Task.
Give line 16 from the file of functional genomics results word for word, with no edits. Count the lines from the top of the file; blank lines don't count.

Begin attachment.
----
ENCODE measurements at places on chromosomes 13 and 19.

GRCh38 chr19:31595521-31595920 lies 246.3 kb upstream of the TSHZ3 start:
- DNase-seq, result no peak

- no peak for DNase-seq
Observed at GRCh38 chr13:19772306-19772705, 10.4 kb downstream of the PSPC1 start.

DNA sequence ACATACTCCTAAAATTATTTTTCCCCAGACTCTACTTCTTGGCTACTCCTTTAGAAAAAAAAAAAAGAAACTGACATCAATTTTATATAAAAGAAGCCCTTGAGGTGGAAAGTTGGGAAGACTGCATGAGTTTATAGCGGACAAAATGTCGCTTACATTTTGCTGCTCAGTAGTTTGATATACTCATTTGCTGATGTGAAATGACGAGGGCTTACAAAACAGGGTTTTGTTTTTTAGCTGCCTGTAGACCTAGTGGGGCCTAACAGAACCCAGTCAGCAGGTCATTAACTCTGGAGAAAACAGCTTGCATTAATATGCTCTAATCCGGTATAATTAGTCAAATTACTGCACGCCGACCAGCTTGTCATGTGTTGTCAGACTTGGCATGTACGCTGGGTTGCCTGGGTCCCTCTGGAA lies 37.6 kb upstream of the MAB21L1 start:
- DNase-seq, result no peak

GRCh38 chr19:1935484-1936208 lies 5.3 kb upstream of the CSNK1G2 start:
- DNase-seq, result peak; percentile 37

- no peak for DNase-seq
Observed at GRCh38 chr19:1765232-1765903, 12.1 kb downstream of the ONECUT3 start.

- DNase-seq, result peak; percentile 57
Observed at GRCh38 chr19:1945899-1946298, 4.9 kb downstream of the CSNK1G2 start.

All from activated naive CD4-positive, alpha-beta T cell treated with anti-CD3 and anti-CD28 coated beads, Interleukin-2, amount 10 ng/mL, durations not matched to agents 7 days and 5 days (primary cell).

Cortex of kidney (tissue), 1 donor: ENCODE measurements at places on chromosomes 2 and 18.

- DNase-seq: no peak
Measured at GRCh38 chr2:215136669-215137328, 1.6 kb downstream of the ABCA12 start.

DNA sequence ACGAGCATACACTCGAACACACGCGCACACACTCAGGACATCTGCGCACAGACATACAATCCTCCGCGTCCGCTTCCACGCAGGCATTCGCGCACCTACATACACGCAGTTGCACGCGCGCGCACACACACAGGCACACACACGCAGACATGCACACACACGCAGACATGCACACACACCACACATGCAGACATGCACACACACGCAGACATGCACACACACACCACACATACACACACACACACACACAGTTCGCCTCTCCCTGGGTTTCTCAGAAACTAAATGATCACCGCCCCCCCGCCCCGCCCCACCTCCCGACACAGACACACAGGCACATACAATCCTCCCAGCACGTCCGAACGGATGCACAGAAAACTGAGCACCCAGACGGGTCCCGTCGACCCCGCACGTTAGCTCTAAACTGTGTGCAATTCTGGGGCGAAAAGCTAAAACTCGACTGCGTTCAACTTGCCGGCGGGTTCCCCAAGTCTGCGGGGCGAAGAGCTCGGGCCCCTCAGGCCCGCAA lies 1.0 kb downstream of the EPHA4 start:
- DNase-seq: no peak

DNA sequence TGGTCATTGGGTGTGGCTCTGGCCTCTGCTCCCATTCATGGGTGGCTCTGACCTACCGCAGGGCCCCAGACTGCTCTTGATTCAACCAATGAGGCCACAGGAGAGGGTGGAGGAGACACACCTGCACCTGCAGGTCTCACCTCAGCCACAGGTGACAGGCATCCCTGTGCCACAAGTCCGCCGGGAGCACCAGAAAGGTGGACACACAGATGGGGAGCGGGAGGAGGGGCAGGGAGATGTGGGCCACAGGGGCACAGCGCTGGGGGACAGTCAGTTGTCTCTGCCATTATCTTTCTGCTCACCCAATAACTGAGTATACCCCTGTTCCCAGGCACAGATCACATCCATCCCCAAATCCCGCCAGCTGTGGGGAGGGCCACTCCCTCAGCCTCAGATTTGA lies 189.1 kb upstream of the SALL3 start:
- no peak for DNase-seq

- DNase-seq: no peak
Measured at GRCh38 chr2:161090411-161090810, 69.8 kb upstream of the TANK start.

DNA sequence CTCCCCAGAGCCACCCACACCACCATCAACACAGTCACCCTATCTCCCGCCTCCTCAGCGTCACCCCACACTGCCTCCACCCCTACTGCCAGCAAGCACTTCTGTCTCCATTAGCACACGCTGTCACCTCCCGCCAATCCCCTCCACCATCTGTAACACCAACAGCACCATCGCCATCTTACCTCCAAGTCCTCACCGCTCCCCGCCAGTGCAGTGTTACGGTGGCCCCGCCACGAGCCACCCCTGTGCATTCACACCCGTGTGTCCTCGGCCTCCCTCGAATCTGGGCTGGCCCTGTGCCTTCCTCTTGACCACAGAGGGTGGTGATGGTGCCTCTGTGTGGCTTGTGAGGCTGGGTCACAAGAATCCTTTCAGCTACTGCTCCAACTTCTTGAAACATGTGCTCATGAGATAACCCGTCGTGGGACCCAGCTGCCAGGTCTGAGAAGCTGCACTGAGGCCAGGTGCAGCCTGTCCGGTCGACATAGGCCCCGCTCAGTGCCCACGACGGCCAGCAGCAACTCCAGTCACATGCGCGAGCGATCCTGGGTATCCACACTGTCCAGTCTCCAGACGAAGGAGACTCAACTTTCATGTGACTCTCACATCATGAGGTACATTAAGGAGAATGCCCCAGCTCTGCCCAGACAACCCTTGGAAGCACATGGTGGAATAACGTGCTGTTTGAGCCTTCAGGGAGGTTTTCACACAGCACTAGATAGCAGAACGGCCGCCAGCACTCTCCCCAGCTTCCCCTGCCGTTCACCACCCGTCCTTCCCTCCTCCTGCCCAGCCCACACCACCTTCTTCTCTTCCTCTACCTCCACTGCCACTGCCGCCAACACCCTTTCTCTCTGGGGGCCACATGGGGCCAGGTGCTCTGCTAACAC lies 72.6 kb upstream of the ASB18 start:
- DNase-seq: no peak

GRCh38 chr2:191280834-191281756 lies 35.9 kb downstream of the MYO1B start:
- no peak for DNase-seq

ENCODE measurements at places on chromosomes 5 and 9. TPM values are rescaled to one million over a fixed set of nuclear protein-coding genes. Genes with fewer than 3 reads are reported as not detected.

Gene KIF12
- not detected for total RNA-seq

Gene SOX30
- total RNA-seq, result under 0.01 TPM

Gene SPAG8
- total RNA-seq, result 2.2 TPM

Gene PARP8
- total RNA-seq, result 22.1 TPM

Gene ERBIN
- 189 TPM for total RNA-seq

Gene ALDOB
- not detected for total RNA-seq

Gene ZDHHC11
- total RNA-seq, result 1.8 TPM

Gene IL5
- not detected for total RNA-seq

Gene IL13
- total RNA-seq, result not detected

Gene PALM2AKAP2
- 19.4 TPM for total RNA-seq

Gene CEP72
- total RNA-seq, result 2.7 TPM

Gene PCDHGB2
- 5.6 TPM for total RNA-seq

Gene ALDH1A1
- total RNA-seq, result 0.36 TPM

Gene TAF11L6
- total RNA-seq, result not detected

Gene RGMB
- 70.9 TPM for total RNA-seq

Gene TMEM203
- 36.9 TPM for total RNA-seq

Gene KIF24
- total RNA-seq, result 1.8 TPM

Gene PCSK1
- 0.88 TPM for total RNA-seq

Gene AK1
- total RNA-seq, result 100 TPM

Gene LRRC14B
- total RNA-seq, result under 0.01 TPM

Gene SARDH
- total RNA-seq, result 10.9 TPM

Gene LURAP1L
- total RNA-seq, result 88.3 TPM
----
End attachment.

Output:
- DNase-seq: no peak